Happy running!

Club Championships 2021

Following Mondays committee meeting we were all very minded to come up with a Championships for the club for this year as mass start/open racing resumes in the Summer.  

However…  race calendars are still quite empty for many reasons you can all work out for yourselves, suffice to say although we would very much like to put on a Championships right now, we have no idea what it will look like!

We will have the usual Road, Trail, Fell, XC Champs and Parkrun Cup but how many races over what, when and where is still unclear.

It is anticipated that nothing will start before the end of June anyway in line with ‘the rules’ but hopefully by early June we should have a sense of what a ‘June to December’ (later for XC ) Championships might look like. Details will be posted here and on Facebook when announced.

Thank you for your patience!
The Committee

Notice of Annual General Meeting (AGM) November 2nd

UPDATED 20th October 2020

7.00 pm – To be held via Zoom.

Due to Covid 19 the AGM is a few weeks later than usual. The Committee have decided that holding the AGM virtually is the only option suitable given current Covid regulations.

Please contact the Secretary on the link below to receive details on how to join the meeting (members only).

The Annual General Meeting (AGM) is your opportunity to influence how your club is run as well as ask questions or raise concerns.

At the AGM the committee post holders for the coming year are appointed together with the posts of President, Ladies’ Captain, Men’s Captain and Auditor.  Any member can stand for a post subject to them being proposed and seconded by another member at least 14 days before the meeting. If you are interested in standing for a post and would like more information about what’s involved, please contact us.

The AGM also allows members to put forward proposals for consideration and voting. Proposals for the AGM must be seconded by another member and submitted in writing to me at least 14 days before the meeting.

Judith Carey, Secretary.

AGM documents will be published at http://www.claytonlemoors.org.uk/about/agm-affiliations/

January 2020 Roundup

Welcome to the new decade and the January 2020 Roundup.

We had sad news this month of the death of Michael O’Donnell. His running friend Alex Cran has paid tribute to Michael shared some wonderful memories of him below.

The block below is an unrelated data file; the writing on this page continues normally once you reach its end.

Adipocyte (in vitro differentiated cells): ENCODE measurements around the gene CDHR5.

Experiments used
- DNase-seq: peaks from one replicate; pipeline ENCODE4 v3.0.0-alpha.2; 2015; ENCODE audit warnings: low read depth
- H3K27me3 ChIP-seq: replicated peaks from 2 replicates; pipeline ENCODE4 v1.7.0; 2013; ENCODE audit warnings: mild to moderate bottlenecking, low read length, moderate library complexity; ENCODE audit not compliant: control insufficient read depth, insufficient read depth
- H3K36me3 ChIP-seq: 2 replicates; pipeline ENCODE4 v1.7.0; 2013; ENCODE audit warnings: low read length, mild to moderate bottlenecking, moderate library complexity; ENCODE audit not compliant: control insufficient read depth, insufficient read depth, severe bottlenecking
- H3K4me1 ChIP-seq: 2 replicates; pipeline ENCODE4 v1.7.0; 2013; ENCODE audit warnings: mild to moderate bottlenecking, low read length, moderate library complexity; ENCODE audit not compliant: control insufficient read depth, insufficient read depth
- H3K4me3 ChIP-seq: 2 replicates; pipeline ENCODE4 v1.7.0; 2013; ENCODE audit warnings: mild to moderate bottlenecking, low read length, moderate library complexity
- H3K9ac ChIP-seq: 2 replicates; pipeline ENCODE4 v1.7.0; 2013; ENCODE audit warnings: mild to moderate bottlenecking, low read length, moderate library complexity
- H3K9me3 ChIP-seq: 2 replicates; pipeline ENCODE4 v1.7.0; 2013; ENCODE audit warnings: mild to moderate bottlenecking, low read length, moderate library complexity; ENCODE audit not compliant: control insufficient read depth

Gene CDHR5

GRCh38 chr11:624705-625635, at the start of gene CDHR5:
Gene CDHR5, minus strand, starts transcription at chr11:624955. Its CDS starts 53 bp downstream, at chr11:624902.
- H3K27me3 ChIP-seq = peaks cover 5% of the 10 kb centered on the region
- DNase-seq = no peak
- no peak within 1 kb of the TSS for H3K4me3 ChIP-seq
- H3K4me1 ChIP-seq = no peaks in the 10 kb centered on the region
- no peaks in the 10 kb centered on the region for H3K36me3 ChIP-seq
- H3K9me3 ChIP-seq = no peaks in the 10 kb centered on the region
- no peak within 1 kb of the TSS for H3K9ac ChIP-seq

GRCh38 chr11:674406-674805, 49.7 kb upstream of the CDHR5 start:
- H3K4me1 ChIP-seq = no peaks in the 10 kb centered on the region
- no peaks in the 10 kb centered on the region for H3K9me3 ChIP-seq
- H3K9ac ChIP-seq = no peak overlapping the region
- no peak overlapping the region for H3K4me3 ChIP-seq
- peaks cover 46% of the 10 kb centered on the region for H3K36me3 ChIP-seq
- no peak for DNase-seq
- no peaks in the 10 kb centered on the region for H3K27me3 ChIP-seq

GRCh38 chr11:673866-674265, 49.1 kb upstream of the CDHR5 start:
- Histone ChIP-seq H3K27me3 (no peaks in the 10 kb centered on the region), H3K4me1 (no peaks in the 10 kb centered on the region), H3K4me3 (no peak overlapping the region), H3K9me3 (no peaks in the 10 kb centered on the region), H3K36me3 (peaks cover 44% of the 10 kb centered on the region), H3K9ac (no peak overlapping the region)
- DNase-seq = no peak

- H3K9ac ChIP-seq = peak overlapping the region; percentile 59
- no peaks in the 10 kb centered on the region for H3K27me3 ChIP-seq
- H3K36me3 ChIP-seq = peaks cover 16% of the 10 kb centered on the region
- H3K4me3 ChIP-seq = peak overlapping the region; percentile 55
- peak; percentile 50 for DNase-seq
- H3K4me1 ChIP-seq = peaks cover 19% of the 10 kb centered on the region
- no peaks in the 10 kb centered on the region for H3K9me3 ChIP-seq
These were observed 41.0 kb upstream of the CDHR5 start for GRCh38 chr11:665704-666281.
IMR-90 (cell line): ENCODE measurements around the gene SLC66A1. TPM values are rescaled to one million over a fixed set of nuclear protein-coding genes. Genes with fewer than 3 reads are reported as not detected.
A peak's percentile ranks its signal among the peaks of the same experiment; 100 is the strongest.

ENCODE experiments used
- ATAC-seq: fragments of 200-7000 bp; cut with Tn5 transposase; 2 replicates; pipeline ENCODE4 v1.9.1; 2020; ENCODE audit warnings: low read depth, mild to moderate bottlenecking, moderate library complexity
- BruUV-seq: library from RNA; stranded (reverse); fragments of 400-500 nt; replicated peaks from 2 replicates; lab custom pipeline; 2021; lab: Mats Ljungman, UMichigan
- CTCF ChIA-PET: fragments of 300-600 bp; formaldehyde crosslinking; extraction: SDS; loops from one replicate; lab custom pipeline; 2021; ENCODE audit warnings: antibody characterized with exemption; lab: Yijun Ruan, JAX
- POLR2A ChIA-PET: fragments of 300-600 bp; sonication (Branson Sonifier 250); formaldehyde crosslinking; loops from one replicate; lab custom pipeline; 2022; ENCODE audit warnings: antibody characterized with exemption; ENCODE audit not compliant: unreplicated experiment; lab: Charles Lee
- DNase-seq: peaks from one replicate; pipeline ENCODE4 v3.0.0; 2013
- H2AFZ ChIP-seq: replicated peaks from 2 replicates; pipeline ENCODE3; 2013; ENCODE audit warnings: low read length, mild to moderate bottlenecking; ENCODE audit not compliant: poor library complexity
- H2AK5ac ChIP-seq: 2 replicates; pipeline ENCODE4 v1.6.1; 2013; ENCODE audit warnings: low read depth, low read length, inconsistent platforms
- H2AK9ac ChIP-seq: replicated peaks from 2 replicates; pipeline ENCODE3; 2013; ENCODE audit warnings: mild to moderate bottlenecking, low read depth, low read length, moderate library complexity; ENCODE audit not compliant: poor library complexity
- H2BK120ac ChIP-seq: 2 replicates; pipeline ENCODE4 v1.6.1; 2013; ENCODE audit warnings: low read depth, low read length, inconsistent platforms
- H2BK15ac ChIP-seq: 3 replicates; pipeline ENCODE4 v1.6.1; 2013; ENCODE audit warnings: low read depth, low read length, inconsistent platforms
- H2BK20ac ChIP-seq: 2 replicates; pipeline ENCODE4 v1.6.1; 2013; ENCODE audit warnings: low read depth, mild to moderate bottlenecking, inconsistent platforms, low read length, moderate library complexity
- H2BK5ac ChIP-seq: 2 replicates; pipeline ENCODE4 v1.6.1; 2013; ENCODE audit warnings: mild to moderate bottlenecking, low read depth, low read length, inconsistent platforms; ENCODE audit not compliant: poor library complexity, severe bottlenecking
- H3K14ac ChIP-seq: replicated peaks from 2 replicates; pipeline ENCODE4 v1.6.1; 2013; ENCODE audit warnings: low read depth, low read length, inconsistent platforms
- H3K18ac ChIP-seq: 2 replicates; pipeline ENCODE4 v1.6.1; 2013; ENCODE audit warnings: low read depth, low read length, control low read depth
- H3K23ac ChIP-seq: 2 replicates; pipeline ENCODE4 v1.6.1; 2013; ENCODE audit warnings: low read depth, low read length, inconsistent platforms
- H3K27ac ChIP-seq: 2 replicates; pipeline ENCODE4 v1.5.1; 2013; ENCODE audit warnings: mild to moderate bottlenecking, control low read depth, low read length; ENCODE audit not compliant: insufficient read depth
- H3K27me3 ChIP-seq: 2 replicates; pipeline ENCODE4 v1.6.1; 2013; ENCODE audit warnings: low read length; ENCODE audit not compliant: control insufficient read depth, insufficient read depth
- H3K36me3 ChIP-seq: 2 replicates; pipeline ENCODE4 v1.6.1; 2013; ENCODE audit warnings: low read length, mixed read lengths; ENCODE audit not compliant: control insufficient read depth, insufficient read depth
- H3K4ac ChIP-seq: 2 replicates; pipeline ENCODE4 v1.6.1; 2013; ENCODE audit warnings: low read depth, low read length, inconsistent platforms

We have a new regular feature penned by a representative of the Committee explaining what they do. We look forward to hearing more from them in the following months.

The Roundup is nothing without the many contributions from our members. Please consider writing a report for your next race – maybe you could review the entire Cross Country season? All contributions, including photos where possible, should be sent to roundup@claytonlemoors.org.uk

As usual any omissions/errors, please let me know on the above email address.


Michael O’Donnell – A Tribute

No matter what happens some memories can never be replaced

by Alex Cran

It feels like I’ve known him for a life time but it was back in 2002/03 when I first met Michael O’Donnell, who would soon become known as Forrest.

Michael aka Forrest

Michael aka Forrest

Believe it or not Forrest was a quiet lad when he first started at Clayton. We both joined within a couple of weeks of each other and were like rabbits in the spotlights of some of the clubs best runners, and Neil Worswick!

We quickly formed a friendship as we were very evenly matched, until it came to a descent. Forrest had the motto ‘in order to descend well you had to disengage your brain, and that was easy for him as he didn’t have a brain’. His words not mine.

I have many fond memories of Forrest, and thought it would be good to share a few.

The first, I assume is how he got the nickname Forrest. No one can really remember but I like to think it came from one of John’s training groups. John has a habit of holding back on a run going in a different direction to the person at the front. Most people only fall for this once and quickly get back in the group. Not our Forrest, he fell for this time and time again and always disappeared off into the distance before anyone called him back. Of course the shouts of ‘Run Forrest Run’ came and stuck. This is when we started to see the true Forrest and some of his colourful language as he got himself back in the group.

Training was always fun with Forrest around. His language was determined by how fit he was feeling. If he was feeling a bit over weight and slow, you would always hear him cursing behind you, but if he was feeling fit and he was ahead of you, he made sure you knew about it.

It wasn’t long before we got into racing, whether it be road or fell racing. I had to be very lucky to catch him on a fell but on the flat I had a chance. Overall we were fairly evenly matched though and ended up running a lot of the relays together. One that particularly comes to mind was running the first leg of the Mary Towneley relay as a pair. We were both feeling fairly fit at the time and as luck would have it we were running against Sean and Heskey, who were running for the vets team. I have never been in such an evenly matched race. All the way round we were neck and neck until the final climb. Forrest offered his words of encouragement to Sean and Heskey then promptly shot off up the hill. Whether he got to the pair of them I don’t know but it worked and we just pipped them to take the Clayton honours.